International Brotherhood of Teamsters, Chauffeurs, Warehousemen and Helpers of America, Southern Conference, Petitioner, v. National Labor Relations Board, Respondent,robertson Tank Lines, Inc., Intervenor.national Labor Relations Board, Petitioner, v. Robertson Tank Lines, Inc., Respondent,international Brotherhood of Teamsters, Chauffeurs, Warehousemen and Helpers of America, Southern Conference, Intervenor, 435 F.2d 416 (D.C. Cir. 1970)Annotate this Case
Argued May 20, 1970
Decided June 30, 1970
Mr. L. N. D. Wells, Jr., Dallas, Tex., for petitioner in No. 23,466 and intervenor in No. 23,576. Mr. Raymond W. Bergan, Washington, D. C., also entered an appearance for petitioner in No. 23,466 and intervenor in No. 23,576.
Mr. William J. Avrutis, Attorney, National Labor Relations Board, of the bar of the Court of Appeals of Maryland, pro hac vice, by special leave of Court, with whom Messrs. Arnold Ordman, General Counsel, Dominick L. Manoli, Associate General Counsel, Marcel Mallet-Prevost, Assistant General Counsel, and Mrs. Abigail Cooley Baskir, Attorney, National Labor Relations Board, were on the brief, for respondent in No. 23,466 and petitioner in No. 23,576.
Mr. W. D. Deakins, Jr., Houston, Tex., for respondent in No. 23,576 and intervenor in No. 23,466.
Before LEVENTHAL and ROBINSON, Circuit Judges, and DAVIES,* Judge, U. S. District Court for the District of North Dakota.
In our view there is substantial evidence to support the findings, conclusions and decision of the Examiner, accepted with slight modifications as those of the Board. That decision is reported elsewhere1 and there is no need to set out the facts and evidence again. The decision embodies a considered effort to assess the credibility and reliability of the testimony of the witnesses offered by the General Counsel. Their testimony was rejected in some aspects but the part given credence sustains the decision and order.
As to the § 8(a) (3) violations, there is substantial evidence to support both the findings that two discharges (of Houston and Brock) were ascribable to discrimination for union activity and support, and that one discharge (of Walters) was not fairly ascribable to that motive but reflected inefficiency of work and attitude and hence did not violate the Act.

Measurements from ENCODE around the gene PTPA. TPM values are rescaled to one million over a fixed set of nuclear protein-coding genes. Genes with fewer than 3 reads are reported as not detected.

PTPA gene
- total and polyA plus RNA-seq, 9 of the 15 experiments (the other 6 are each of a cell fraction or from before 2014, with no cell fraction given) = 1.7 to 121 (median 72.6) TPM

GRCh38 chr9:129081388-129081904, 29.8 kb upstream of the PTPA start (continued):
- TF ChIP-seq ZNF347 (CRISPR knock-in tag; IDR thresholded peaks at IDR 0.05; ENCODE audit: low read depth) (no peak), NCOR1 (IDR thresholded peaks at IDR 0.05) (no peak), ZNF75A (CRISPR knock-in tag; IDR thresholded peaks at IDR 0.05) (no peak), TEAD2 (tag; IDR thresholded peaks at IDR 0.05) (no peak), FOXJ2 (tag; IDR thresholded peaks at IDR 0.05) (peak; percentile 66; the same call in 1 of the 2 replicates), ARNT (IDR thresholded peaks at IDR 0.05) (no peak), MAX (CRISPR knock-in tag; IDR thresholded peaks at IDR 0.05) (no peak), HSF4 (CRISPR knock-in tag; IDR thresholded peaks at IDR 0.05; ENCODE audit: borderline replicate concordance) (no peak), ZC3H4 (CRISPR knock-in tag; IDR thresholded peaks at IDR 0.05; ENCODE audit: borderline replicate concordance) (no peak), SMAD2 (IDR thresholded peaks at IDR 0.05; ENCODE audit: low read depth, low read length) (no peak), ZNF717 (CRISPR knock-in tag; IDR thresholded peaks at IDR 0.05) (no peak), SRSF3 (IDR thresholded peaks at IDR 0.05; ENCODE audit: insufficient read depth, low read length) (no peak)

We also think the determination of a violation of § 8(a) (1) is supported by substantial evidence, dependent on an assessment of credibility. We do not find the testimony relied on by the Examiner and the Board inherently unworthy of credit or incredible. The Company's brief stresses that it was only a foreman, a person very low in the company hierarchy, who was found to have made statements crucial to the conclusion of violation of § 8(a) (1), projecting loss of benefits if the union won an election. This obviously does not warrant undercutting the Board's findings and conclusions. A rough and ready point made by a supervisor in overalls, the kind of supervisor who is really more naturally engaged in conversation with the workers, may be far more credible and influential so far as the ordinary worker is concerned than a necessarily more formal, structured and purposeful statement of a high-ranking executive.
The Union's petition to review complains of the failure to condemn the Company's no-solicitation rule. That rule may indeed be illegal, but it was not made the subject of the complaint filed by the General Counsel. Nor was the complaint amended at the hearing either expressly, or by fair implication from the conduct of the hearing. The Company was entitled to fair notice of the issues, and of the need for pertinent evidence to be developed for consideration by the Board.
The Board's petition for enforcement is granted. The Union's petition for review is denied.